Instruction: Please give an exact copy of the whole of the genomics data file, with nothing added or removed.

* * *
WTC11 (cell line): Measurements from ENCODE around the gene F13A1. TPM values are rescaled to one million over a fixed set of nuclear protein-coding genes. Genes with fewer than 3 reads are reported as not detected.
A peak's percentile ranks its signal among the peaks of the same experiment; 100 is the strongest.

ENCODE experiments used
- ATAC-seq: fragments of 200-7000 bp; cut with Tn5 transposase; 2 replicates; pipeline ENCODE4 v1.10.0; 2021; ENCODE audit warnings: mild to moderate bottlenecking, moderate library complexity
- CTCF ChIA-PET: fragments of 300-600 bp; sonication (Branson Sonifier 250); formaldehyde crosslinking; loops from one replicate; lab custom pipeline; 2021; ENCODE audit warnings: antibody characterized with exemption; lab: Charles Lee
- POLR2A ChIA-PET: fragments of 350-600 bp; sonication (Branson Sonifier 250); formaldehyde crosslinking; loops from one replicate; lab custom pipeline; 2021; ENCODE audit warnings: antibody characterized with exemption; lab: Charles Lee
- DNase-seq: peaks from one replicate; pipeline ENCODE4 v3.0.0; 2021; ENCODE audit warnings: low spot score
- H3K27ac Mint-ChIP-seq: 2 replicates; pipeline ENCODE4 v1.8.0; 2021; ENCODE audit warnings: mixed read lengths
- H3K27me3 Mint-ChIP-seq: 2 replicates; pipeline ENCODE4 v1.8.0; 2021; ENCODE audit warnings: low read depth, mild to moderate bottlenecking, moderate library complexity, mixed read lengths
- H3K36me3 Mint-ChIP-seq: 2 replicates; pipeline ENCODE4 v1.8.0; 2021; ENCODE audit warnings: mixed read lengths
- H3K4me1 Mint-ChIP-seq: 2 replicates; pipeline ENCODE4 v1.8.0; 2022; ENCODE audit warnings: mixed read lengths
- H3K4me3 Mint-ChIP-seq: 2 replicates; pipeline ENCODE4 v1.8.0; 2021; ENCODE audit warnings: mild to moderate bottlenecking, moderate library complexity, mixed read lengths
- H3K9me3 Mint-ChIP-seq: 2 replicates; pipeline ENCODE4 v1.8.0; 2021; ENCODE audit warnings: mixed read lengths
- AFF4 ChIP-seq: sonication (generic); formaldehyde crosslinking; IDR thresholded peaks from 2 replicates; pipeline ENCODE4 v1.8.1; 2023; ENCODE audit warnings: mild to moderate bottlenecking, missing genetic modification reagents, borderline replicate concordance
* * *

WTC11 (cell line): Measurements from ENCODE around the gene F13A1. TPM values are rescaled to one million over a fixed set of nuclear protein-coding genes. Genes with fewer than 3 reads are reported as not detected.
A peak's percentile ranks its signal among the peaks of the same experiment; 100 is the strongest.

ENCODE experiments used
- ATAC-seq: fragments of 200-7000 bp; cut with Tn5 transposase; 2 replicates; pipeline ENCODE4 v1.10.0; 2021; ENCODE audit warnings: mild to moderate bottlenecking, moderate library complexity
- CTCF ChIA-PET: fragments of 300-600 bp; sonication (Branson Sonifier 250); formaldehyde crosslinking; loops from one replicate; lab custom pipeline; 2021; ENCODE audit warnings: antibody characterized with exemption; lab: Charles Lee
- POLR2A ChIA-PET: fragments of 350-600 bp; sonication (Branson Sonifier 250); formaldehyde crosslinking; loops from one replicate; lab custom pipeline; 2021; ENCODE audit warnings: antibody characterized with exemption; lab: Charles Lee
- DNase-seq: peaks from one replicate; pipeline ENCODE4 v3.0.0; 2021; ENCODE audit warnings: low spot score
- H3K27ac Mint-ChIP-seq: 2 replicates; pipeline ENCODE4 v1.8.0; 2021; ENCODE audit warnings: mixed read lengths
- H3K27me3 Mint-ChIP-seq: 2 replicates; pipeline ENCODE4 v1.8.0; 2021; ENCODE audit warnings: low read depth, mild to moderate bottlenecking, moderate library complexity, mixed read lengths
- H3K36me3 Mint-ChIP-seq: 2 replicates; pipeline ENCODE4 v1.8.0; 2021; ENCODE audit warnings: mixed read lengths
- H3K4me1 Mint-ChIP-seq: 2 replicates; pipeline ENCODE4 v1.8.0; 2022; ENCODE audit warnings: mixed read lengths
- H3K4me3 Mint-ChIP-seq: 2 replicates; pipeline ENCODE4 v1.8.0; 2021; ENCODE audit warnings: mild to moderate bottlenecking, moderate library complexity, mixed read lengths
- H3K9me3 Mint-ChIP-seq: 2 replicates; pipeline ENCODE4 v1.8.0; 2021; ENCODE audit warnings: mixed read lengths
- AFF4 ChIP-seq: sonication (generic); formaldehyde crosslinking; IDR thresholded peaks from 2 replicates; pipeline ENCODE4 v1.8.1; 2023; ENCODE audit warnings: mild to moderate bottlenecking, missing genetic modification reagents, borderline replicate concordance